“On or about February 26, 2013, plaintiff and plaintiff’s daughter and son in law witnessed Dupree remove boxes of ceramic tile and tile installation supplies, materials and supplies purchased for the construction site, tile and installation supplies purchased to be installed construction of Madison’s home,” states the lawsuit. “Madison reported the February 25, 2013 theft to the Pulaski County Sheriff’s Department.”

The Pulaski County Sheriff’s Department advised Madison to change the locks. On or about Jan. 23, Parsley prepared and Madison mailed a cease and desist letter to Dupree.

“Madison filed a complaint against Northstar and Dupree with the Arkansas

Contractor’s Licensing Board,” states the lawsuit.

On or about March 22, Andy Branton, staff architect with the State Fire Marshal’s Office, inspected Madison’s construction site and prepared a report of violations he found. Violations listed in the report were to the ventilation, design and construction, allowable joists spans and allowable girder spans, joist framing, lumber sheathing, wall bracing, and roof covering application, according to the lawsuit.

“Madison’s home is not level,” stated the lawsuit. “Branton asserted to Madison and Parsley that had the building codes been complied with from the beginning that the structure would be level.”

Branton asserted to Madison and Parsley that the code violations could possibly be corrected, and if they are, the home would technically be in compliance with the building codes, but without tearing the house down and rebuilding from scratch, the home will never be level.

Kinman provide Walker with one of the three required work experience references.

“When contacted, Patricia Young and Lucille Cook asserted they are friends of Kinman and provided the references at the request of Kinman,” states the lawsuit. “Patricia Young and Lucille Cook asserted that Dave Kinman of Kinman Homes, constructed their homes, not Walker. They further asserted they have never even met Walker, but only know of him because of his mother, Kinman. Upon information and belief, all three of the references are false.”

According to the lawsuit, Dupree owns and operates Dupree Enterprises, Inc., incorporated on March 4, 2010 and is in good standing. Dupree Enterprises, Inc. is a business dealing in Internet marketing and advertising. Dupree Enterprises, Inc is not a construction company. Northstar and Dupree Enterprises, Inc. use the same address and telephone number.

Kinman owns and operates Kinman Homes, Inc., incorporated on May 29, 1973.

Kinman Homes, Inc. has held an Arkansas Contractors License since June 27,

2001. Dave Kinman, founder of Kinman Homes, Inc. died on December 3, 2011.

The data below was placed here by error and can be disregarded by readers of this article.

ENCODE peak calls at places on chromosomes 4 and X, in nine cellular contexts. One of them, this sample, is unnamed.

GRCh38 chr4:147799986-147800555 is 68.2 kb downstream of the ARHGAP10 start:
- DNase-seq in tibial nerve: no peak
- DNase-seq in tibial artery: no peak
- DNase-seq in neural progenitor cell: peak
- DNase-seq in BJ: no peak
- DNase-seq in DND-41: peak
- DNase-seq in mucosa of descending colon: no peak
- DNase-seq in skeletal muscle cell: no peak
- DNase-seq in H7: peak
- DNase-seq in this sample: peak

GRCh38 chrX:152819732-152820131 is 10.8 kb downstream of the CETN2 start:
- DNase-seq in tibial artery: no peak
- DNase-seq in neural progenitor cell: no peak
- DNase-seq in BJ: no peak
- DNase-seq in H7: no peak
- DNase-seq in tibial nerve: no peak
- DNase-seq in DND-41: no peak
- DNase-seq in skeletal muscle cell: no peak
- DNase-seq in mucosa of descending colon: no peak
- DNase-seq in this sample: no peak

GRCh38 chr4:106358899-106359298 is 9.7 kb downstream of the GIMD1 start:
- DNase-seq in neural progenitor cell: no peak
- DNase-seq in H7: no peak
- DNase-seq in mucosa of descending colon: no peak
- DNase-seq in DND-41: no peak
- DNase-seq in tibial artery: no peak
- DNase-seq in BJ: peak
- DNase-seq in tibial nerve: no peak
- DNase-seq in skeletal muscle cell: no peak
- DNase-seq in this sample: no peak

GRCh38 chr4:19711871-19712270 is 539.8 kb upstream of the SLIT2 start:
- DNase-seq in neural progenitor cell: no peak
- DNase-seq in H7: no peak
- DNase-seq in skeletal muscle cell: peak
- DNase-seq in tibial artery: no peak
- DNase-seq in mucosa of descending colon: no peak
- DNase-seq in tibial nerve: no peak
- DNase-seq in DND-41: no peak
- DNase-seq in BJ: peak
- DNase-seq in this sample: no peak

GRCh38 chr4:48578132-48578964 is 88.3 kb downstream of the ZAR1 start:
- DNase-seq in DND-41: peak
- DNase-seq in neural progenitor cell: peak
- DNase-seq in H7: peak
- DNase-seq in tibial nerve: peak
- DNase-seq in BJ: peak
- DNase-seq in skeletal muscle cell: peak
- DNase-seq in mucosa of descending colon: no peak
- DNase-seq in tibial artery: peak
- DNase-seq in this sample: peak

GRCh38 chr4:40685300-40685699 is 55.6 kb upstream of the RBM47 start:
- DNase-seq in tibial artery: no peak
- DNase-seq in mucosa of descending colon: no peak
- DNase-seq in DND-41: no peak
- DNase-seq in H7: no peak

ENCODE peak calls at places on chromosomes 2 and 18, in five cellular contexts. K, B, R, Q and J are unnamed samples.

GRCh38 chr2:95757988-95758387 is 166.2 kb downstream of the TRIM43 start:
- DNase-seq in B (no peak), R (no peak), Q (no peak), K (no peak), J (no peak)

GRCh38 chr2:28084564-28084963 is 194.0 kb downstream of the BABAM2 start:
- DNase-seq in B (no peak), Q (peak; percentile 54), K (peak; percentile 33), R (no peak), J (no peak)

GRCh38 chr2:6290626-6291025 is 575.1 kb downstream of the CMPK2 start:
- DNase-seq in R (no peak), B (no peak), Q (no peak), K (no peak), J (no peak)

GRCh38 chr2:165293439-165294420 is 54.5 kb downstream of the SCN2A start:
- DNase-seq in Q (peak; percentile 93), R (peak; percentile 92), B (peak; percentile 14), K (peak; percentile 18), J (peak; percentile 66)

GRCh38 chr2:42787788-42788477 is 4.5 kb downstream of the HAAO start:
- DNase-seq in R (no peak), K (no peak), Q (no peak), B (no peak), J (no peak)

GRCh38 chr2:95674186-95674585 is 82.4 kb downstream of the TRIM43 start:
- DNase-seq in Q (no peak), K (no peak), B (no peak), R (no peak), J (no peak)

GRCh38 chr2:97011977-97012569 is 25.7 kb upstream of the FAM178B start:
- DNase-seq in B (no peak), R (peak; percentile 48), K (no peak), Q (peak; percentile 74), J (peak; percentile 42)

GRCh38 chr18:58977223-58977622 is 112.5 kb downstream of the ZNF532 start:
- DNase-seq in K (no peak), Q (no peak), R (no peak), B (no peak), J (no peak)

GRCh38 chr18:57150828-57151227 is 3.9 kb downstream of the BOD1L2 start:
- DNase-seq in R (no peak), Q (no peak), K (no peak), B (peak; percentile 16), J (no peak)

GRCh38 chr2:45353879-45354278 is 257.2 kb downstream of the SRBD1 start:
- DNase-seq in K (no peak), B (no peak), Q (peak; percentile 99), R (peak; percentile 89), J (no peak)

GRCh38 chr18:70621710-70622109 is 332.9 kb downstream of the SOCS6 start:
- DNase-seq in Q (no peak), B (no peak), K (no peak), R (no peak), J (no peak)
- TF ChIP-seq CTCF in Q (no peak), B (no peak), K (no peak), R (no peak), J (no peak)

Joy Kinman, widow of Dave Kinman, continues to operate Kinman Homes, Inc.

Kinman’s Arkansas Contractors License was “grandfathered,” meaning Kinman was not required to take the examination or provide references,” states the lawsuit.

On or about April 10, 2013, Northstar served Madison a “10-day notice of intent to file a lien.”

The new construction is not habitable, was not properly constructed, does not meet the state building codes, and is not repairable, as outlined in great detail in the fact section of this Complaint, states the lawsuit.

“The Inspectors’ reports all indicate the home needs to be torn down and reconstructed correctly,” according to the lawsuit.

The lawsuit also alleges that there was fraud and misrepresentations made.

“Dupree, as agent for Walker and Northstar, made several false statements of fact, as outlined in great detail in the fact section of this Complaint. Dupree knew these statements of fact were false at the time he made them. Dupree intended for Madison to rely on these false statements of fact in her decision to hire him to construct her home. Madison did in fact rely on these false statements of fact in her decision to hire Defendants, as opposed to other contractors who bid, to construct her home.”

Madison’s reliance was reasonable and justifiable insofar as she verified that Northstar did hold an Arkansas Contractor’s License, which indicated that Northstar was qualified to build her home was reasonable.

“ Madison suffered actual damages as a result of Dupree’s Walker’s, and Kinman’s Misrepresentations,” states the report.

Madison is seeing actual damages of $60,000, compensatory damages of $60,000 and punitive damages of $400,000.